Earlier this month Laura asked on the Aniridic Family Facebook group
“Has anyone visiting Disneyland Paris been able to get a priority card for a child registered blind? Our son Josh is nearly 8 years old. He is not great in big, noisy crowds, and waiting outside in bright light even in his darkest glasses would give him a headache.”
Several Aniridia Network UK (ANUK) members made helpful comments. We also pointed her at a recent blog post about visiting Disneyland Pairs by a parent of a child with nystagmus.
So when they went they took Josh’s proof of being registered visually impaired and their VI teacher got them a letter from their consultant confirming Josh as blind.
Afterwards Laura said “They actually started filling out the green priority card while i was getting the documents out! We all had a wild time – Josh barely had to wait for anything. He sat at the front for all parades, cinema, and rides like Star Tours where you need to see a screen. All the staff chatted to him and made him feel important. Brilliant! The card did say ‘blind guest’ though – apparently partially sighted people could get the orange ‘easy access’ pass to sit at the front, but not avoid the long queues.”
According to the Disney website, if you don’t have a yellow European statement of disability card, you need to take a letter dated not more than 3 months ago from your consultant or GP confirming registration of severe sight impairment. This needs time to arrange. “I wouldn’t recommend rushing around trying to get people to write letters the week before you go like I did” said Laura.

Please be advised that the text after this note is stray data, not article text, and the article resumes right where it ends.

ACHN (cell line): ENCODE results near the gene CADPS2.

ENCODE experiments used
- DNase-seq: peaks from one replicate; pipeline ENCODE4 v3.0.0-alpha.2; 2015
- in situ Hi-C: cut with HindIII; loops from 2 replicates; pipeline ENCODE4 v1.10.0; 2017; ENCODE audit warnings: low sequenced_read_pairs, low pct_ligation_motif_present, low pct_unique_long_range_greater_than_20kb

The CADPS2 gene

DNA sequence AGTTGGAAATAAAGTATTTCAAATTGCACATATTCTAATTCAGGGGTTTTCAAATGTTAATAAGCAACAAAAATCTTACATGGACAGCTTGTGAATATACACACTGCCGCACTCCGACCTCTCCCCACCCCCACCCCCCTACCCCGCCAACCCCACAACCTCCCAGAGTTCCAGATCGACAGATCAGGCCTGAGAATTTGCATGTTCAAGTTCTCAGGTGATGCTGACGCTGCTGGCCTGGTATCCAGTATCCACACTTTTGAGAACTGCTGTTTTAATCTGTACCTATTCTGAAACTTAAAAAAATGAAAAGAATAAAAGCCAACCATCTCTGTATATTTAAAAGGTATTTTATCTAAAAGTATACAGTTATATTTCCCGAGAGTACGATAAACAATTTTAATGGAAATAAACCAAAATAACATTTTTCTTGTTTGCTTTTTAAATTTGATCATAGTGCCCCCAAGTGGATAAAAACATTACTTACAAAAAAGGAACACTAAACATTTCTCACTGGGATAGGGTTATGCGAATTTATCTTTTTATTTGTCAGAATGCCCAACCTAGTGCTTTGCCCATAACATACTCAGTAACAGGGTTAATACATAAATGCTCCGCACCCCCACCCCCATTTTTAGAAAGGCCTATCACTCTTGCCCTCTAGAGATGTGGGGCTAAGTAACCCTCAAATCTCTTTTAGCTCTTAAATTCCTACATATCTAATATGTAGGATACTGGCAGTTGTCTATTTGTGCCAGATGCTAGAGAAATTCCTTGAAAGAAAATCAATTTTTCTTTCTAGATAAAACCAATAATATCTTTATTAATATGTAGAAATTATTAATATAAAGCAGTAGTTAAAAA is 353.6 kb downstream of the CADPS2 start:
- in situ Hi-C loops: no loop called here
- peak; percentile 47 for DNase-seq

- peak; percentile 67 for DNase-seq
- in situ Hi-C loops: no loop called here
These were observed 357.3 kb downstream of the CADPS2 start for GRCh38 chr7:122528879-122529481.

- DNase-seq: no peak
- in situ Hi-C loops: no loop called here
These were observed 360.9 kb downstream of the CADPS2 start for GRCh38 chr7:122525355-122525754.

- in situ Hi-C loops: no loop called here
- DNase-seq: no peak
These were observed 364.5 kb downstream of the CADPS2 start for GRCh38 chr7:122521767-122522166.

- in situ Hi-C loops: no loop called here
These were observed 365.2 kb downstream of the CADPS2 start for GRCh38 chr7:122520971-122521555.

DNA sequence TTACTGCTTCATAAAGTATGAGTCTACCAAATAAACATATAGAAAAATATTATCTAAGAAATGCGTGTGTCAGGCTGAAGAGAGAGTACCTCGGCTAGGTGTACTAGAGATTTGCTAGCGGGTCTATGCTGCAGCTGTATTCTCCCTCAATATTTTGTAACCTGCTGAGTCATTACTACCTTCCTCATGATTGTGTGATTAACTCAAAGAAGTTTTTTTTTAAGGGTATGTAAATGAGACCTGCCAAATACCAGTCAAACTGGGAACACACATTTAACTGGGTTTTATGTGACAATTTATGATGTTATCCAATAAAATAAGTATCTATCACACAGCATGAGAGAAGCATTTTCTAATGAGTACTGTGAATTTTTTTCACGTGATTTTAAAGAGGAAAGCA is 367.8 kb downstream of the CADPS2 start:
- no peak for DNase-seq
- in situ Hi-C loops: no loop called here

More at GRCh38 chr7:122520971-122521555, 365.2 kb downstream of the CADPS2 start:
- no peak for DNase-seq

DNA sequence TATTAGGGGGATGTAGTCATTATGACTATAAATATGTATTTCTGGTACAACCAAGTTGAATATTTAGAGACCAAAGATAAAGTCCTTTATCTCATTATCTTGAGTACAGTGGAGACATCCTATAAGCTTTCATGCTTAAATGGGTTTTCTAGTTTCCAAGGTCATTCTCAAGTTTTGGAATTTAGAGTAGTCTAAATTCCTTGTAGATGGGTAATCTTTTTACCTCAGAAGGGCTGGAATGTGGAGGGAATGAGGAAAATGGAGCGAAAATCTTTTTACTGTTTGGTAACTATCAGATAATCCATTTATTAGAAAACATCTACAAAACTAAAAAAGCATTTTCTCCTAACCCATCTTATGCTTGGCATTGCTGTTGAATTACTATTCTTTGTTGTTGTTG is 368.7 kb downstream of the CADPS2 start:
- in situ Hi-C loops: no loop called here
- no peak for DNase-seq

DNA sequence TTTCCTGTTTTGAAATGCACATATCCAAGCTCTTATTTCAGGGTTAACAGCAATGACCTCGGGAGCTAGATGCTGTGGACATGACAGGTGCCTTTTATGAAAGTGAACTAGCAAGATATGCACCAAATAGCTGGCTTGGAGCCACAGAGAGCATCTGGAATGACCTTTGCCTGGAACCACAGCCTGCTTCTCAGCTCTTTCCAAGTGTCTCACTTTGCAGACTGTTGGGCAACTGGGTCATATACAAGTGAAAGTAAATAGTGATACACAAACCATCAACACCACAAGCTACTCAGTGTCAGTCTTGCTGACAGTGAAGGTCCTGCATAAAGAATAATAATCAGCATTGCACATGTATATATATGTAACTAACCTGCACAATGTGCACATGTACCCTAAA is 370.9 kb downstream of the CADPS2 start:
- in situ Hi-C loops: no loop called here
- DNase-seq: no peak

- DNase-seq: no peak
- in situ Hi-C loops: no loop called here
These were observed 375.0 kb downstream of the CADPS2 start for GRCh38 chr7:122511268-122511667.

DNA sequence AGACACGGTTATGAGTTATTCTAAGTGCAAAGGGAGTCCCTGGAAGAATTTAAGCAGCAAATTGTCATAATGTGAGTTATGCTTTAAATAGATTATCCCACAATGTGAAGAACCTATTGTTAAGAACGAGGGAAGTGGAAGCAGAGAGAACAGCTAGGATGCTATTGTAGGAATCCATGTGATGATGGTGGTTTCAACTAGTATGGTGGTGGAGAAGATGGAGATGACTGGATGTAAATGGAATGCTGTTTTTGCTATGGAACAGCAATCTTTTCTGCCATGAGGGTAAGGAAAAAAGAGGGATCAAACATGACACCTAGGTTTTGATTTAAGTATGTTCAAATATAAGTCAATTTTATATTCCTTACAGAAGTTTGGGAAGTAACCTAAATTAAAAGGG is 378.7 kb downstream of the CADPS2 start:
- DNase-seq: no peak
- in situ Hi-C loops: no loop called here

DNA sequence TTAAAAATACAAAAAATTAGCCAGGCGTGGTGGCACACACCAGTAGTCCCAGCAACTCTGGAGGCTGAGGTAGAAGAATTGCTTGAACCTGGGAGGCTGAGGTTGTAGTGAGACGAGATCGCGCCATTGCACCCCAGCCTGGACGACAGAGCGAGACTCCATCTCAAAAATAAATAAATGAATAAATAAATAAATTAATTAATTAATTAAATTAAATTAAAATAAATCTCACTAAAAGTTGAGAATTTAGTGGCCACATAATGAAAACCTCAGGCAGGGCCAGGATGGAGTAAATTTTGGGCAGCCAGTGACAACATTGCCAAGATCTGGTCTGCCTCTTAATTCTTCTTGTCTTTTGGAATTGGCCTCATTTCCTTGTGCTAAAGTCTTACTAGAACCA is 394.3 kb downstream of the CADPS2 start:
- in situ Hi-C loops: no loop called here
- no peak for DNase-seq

“Josh did also use his symbol cane (normally only used in train stations to stop him getting squashed/trodden on etc!) and in some cases that meant we were waved straight through the queues. There were just a couple of rides where we had to come back later as they could only have one disabled person on at a time for safety reasons, but in those cases, we were given a set time to return and then didn’t have to wait.”
Another ANUK member parent said “We took our son’s yellow visual impairment card and had no problems getting a pass. They are really good with children with additional needs and we had the best holiday ever.”
James Buller, ANUK Communications Officer said “This is a fabulous example of how useful our online network can be, and how important it is for us all to bring more people into our community of those affected by aniridia. Aniridia Network UK now has over 565 members but there are lots more to find.”